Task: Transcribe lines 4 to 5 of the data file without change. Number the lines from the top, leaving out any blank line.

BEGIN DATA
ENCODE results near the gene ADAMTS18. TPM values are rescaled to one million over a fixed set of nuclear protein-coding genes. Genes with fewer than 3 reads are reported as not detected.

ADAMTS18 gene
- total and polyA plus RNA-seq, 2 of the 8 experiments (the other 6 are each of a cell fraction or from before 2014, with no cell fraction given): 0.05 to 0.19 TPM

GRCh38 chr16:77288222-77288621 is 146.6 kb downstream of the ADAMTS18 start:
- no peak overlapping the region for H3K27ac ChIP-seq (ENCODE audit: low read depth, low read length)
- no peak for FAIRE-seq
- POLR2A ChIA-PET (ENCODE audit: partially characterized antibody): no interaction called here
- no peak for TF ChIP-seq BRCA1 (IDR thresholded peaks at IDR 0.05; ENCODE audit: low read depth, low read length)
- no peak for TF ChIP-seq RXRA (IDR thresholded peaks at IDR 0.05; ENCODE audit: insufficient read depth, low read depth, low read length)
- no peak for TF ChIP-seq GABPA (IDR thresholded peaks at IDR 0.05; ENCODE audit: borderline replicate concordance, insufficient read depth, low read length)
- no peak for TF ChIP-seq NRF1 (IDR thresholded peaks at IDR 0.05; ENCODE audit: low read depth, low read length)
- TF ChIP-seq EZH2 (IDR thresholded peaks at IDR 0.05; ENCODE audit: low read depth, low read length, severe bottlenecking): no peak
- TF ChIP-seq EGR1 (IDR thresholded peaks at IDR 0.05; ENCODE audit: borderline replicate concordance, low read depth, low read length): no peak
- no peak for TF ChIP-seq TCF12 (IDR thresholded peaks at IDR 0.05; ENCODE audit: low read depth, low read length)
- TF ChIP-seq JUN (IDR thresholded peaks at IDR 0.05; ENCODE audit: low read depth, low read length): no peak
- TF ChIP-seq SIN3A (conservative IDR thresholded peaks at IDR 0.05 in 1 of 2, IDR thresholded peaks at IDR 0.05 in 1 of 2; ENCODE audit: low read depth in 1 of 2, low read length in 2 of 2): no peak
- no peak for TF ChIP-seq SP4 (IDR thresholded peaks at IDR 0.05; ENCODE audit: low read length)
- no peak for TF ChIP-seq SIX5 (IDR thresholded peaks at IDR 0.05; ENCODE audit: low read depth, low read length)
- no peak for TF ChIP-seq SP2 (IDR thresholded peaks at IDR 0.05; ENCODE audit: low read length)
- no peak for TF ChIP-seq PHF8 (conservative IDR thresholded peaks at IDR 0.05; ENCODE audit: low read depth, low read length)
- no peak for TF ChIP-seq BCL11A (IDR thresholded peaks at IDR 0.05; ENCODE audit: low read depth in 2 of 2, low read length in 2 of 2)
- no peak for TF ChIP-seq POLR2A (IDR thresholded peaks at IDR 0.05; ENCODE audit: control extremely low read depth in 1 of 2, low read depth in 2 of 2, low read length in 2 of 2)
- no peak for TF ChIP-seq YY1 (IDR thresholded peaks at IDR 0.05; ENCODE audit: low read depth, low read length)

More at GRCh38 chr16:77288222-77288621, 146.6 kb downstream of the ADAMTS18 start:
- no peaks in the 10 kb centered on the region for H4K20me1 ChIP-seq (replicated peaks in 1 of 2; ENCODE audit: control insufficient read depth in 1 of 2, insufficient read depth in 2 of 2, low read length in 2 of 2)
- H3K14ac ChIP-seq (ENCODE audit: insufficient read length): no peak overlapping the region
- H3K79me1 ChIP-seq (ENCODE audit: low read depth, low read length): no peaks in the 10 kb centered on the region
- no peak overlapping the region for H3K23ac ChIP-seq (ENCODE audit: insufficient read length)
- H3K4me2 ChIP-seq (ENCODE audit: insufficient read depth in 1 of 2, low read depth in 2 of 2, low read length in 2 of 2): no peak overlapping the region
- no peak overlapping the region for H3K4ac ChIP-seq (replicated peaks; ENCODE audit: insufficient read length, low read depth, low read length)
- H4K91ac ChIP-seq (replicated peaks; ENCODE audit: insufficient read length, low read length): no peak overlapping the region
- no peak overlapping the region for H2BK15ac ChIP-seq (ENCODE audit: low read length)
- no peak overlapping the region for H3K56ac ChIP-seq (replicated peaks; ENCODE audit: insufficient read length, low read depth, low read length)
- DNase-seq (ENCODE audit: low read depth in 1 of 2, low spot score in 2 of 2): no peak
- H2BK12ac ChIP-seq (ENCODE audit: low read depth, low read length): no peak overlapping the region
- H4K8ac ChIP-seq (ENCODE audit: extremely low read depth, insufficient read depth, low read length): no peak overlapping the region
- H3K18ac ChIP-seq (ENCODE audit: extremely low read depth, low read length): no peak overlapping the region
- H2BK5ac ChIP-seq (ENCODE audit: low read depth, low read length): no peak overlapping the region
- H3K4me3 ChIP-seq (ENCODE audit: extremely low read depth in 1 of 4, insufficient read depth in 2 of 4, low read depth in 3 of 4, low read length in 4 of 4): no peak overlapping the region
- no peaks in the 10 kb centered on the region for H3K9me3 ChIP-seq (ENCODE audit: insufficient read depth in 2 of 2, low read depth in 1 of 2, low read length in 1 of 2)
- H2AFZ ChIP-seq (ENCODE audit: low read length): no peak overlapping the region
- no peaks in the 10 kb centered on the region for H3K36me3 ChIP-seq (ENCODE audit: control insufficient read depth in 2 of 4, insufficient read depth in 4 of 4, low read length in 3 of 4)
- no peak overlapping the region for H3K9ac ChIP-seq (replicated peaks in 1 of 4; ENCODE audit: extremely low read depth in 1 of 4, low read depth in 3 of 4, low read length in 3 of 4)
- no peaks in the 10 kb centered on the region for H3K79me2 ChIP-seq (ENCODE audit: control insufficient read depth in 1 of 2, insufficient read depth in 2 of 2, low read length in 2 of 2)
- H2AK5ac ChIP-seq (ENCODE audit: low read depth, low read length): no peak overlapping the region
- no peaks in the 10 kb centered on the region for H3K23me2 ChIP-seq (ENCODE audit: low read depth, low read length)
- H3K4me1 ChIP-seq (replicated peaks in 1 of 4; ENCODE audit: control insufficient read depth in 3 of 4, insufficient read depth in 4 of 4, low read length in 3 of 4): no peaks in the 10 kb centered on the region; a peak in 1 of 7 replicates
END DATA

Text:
GRCh38 chr16:77288222-77288621 is 146.6 kb downstream of the ADAMTS18 start:
- no peak overlapping the region for H3K27ac ChIP-seq (ENCODE audit: low read depth, low read length)